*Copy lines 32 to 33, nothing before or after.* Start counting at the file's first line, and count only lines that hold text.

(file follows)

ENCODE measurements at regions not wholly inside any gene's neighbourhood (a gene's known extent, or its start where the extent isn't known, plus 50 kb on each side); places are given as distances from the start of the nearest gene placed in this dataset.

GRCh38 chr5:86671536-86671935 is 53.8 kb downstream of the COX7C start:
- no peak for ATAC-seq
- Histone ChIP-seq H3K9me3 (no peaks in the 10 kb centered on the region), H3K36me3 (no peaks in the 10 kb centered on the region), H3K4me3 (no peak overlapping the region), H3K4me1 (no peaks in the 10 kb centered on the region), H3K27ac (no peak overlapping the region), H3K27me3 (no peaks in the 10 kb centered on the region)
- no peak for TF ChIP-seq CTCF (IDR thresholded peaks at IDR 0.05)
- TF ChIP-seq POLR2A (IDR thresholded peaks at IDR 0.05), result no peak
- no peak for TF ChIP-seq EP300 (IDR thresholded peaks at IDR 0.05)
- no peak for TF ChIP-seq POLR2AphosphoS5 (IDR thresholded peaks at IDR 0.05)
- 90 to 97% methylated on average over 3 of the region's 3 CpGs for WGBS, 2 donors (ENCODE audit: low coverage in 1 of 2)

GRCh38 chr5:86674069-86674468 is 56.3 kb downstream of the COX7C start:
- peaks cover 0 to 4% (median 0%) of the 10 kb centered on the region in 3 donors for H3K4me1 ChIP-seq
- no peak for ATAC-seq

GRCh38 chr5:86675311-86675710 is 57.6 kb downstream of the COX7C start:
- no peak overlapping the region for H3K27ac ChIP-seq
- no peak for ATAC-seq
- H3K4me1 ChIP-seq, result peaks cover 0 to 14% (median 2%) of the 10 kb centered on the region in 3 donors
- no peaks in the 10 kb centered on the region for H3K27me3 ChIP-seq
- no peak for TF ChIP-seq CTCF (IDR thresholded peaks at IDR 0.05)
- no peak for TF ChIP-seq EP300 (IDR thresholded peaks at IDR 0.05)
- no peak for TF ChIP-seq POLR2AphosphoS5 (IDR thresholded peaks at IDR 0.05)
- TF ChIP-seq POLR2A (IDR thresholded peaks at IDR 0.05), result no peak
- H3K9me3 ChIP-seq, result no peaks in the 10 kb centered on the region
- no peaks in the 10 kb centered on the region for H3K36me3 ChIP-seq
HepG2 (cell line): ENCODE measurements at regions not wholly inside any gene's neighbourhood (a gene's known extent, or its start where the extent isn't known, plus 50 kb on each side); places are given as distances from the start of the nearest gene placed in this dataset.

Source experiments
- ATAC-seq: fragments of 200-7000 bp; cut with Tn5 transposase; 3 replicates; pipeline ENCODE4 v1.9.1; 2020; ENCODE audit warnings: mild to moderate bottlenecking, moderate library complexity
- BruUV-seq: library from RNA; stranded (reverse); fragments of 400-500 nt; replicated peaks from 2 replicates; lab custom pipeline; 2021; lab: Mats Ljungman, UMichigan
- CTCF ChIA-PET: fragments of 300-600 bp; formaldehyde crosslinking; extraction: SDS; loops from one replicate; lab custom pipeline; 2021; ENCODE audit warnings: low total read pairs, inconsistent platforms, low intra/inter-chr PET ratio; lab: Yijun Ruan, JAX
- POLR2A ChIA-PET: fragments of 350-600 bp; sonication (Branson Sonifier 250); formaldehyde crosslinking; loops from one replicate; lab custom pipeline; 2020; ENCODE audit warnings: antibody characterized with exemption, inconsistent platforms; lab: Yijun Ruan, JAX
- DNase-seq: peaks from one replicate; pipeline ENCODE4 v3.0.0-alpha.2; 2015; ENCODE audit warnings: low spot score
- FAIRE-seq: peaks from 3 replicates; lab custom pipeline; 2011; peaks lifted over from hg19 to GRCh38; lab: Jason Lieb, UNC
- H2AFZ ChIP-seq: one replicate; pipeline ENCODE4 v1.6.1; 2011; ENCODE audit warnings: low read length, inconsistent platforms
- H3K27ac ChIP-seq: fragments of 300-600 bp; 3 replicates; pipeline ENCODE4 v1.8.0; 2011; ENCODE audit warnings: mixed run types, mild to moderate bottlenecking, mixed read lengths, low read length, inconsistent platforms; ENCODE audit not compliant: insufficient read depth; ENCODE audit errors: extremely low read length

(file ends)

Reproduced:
- H2AFZ ChIP-seq: one replicate; pipeline ENCODE4 v1.6.1; 2011; ENCODE audit warnings: low read length, inconsistent platforms
- H3K27ac ChIP-seq: fragments of 300-600 bp; 3 replicates; pipeline ENCODE4 v1.8.0; 2011; ENCODE audit warnings: mixed run types, mild to moderate bottlenecking, mixed read lengths, low read length, inconsistent platforms; ENCODE audit not compliant: insufficient read depth; ENCODE audit errors: extremely low read length